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Genetics

  • Around the World

    In science news around the world this week, France's latest attempt to keep genetically modified crops from its fields was rebuked by a scientific panel at the European Food Safety Authority; a Senate committee wants to sink the U.S. military's biofuels program; police prevented U.K. activists from destroying an experiment to test a strain of genetically modified wheat; and the European Commission said that open access "will be the norm" for studies funded through Europe's £80 billion Horizon 2020 research program.

  • Random Sample

    An analysis of the DNA sequence from three species of Heliconius butterflies and several subspecies reveals that those with the same color patterns have the same versions of key genes, holdovers from extensive hybridization within the genus. A recent master's degree thesis at European University Viadrina Frankfurt (Oder) in Germany is generating waves—though not the "time waves" the student was looking for. And this week's numbers quantify deaths of children under 5 caused by preventable infectious diseases, U.S. adults who sleepwalk, and pages in the Encyclopedia of Life.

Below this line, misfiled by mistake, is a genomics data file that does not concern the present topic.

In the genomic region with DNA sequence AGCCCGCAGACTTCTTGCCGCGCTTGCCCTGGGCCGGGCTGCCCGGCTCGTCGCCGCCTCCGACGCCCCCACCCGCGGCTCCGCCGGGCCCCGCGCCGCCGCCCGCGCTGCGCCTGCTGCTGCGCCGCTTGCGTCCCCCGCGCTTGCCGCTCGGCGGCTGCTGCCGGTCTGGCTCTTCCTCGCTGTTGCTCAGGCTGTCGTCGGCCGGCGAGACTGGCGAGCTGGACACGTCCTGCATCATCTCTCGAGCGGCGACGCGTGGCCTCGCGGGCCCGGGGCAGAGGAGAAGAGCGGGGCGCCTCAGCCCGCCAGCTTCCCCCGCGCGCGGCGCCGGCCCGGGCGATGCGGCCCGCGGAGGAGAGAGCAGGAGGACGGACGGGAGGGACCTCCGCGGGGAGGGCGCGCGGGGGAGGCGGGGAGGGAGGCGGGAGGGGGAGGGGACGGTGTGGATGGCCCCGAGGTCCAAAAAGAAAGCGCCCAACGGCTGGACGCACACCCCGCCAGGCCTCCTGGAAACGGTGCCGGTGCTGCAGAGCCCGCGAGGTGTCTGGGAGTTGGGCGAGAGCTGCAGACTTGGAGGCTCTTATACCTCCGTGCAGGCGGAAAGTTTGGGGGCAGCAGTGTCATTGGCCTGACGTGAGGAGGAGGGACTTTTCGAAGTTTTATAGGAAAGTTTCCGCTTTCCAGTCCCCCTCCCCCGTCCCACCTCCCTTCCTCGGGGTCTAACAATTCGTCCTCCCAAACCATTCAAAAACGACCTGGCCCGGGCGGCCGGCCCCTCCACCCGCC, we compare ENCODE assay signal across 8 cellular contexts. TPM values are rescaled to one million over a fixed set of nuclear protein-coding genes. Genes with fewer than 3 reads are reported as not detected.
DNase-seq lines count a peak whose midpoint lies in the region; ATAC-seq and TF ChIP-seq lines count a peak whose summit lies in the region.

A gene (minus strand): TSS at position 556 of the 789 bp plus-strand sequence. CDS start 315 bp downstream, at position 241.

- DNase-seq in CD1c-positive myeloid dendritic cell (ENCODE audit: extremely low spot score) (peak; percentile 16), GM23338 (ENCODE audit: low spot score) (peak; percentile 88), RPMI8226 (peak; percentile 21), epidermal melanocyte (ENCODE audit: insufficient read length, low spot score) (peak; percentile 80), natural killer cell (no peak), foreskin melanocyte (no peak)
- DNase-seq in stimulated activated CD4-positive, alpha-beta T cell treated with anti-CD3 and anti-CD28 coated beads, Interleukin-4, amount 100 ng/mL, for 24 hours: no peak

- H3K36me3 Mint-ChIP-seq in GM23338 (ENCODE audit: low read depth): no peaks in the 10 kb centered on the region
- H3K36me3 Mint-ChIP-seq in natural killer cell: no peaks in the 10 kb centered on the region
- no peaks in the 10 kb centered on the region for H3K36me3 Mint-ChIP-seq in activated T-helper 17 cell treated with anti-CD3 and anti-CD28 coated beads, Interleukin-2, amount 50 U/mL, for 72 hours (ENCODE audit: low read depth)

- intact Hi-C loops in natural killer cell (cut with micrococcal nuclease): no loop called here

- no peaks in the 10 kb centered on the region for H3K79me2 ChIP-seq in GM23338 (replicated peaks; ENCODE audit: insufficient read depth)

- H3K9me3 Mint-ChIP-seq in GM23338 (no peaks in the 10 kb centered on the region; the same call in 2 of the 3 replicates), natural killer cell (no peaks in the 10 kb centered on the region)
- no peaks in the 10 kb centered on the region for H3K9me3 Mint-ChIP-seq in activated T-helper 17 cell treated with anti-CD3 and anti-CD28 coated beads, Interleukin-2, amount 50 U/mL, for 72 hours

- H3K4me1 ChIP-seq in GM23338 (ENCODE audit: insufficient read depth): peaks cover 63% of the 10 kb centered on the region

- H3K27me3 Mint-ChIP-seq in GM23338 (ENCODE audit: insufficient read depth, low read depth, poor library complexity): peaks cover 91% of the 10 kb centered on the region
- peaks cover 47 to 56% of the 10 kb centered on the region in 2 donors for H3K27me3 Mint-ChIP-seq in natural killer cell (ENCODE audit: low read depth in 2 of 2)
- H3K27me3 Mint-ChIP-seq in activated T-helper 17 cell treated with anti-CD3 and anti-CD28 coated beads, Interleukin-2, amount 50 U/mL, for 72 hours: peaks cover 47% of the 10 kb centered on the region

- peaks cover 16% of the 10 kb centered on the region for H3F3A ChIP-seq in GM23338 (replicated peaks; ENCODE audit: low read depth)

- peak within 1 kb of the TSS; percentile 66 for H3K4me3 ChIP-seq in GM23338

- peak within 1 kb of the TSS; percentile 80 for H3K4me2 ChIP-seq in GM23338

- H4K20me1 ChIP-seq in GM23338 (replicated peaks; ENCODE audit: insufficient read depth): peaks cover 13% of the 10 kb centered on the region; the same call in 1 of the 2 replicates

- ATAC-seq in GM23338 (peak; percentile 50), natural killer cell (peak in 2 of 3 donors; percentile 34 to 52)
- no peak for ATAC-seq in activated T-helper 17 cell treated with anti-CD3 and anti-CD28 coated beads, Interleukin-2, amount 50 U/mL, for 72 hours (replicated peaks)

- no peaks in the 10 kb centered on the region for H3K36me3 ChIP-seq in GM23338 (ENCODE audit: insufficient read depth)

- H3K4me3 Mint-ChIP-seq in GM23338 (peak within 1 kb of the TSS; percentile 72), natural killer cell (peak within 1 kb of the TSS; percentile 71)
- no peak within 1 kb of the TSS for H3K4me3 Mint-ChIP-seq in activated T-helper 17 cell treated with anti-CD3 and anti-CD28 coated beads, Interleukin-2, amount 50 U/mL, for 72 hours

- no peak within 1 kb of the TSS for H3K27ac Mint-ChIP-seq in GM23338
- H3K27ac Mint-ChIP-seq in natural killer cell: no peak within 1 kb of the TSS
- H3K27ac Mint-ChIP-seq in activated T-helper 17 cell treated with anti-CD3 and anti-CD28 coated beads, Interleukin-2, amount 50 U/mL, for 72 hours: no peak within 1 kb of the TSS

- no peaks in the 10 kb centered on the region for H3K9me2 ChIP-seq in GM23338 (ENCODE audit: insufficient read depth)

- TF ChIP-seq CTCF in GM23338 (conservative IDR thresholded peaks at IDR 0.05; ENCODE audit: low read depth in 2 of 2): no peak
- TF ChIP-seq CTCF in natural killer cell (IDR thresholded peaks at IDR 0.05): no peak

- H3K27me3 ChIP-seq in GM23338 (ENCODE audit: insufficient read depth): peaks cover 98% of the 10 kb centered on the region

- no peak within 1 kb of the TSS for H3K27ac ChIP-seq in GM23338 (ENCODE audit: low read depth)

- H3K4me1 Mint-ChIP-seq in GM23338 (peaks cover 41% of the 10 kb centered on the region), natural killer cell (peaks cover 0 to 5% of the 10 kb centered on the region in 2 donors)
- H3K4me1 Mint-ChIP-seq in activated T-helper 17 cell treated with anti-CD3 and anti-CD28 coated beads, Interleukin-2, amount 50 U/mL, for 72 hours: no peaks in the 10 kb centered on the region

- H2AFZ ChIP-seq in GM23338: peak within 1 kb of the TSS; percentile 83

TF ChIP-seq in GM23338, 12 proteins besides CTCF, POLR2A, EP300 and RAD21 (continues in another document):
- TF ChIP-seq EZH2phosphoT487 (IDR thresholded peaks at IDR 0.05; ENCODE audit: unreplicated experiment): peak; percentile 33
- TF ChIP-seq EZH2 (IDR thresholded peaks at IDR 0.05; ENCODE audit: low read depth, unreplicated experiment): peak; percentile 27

• Going Solid-State

    The first nanopore sequencers will depend on protein pores, but many in the field envision replacing these biological channels with solid-state ones.

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